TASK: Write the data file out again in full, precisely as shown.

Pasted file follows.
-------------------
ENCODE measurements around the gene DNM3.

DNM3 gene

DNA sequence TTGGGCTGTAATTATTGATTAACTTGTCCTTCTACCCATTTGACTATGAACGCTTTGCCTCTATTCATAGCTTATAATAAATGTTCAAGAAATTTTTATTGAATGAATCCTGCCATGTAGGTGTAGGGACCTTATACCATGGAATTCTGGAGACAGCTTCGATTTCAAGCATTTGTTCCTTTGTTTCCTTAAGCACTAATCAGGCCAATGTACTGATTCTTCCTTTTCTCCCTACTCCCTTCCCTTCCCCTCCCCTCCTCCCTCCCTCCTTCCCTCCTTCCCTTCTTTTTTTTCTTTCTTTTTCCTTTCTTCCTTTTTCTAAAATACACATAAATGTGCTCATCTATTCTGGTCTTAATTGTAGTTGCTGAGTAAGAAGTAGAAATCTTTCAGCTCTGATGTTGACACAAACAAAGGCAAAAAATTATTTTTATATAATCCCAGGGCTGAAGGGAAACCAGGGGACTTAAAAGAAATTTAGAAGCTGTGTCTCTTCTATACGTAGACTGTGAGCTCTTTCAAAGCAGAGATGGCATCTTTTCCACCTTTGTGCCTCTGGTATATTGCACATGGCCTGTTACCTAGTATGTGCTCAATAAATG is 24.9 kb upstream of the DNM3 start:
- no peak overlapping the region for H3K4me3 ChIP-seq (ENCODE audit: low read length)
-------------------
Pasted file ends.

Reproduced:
ENCODE measurements around the gene DNM3.

DNM3 gene

DNA sequence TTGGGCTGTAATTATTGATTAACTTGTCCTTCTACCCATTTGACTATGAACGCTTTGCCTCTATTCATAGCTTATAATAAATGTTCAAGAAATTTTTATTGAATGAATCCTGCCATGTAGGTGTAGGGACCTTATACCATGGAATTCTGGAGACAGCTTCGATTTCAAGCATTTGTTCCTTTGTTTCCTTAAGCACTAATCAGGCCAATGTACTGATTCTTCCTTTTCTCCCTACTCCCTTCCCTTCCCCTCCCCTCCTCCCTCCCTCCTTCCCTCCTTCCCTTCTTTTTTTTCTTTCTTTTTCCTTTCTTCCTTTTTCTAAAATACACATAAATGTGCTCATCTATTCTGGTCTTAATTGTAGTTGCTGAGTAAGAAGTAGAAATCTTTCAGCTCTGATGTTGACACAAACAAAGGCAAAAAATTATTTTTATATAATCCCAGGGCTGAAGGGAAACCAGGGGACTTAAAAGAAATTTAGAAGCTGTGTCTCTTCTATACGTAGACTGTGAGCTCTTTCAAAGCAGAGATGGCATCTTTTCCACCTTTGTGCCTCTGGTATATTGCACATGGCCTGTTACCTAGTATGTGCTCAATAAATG is 24.9 kb upstream of the DNM3 start:
- no peak overlapping the region for H3K4me3 ChIP-seq (ENCODE audit: low read length)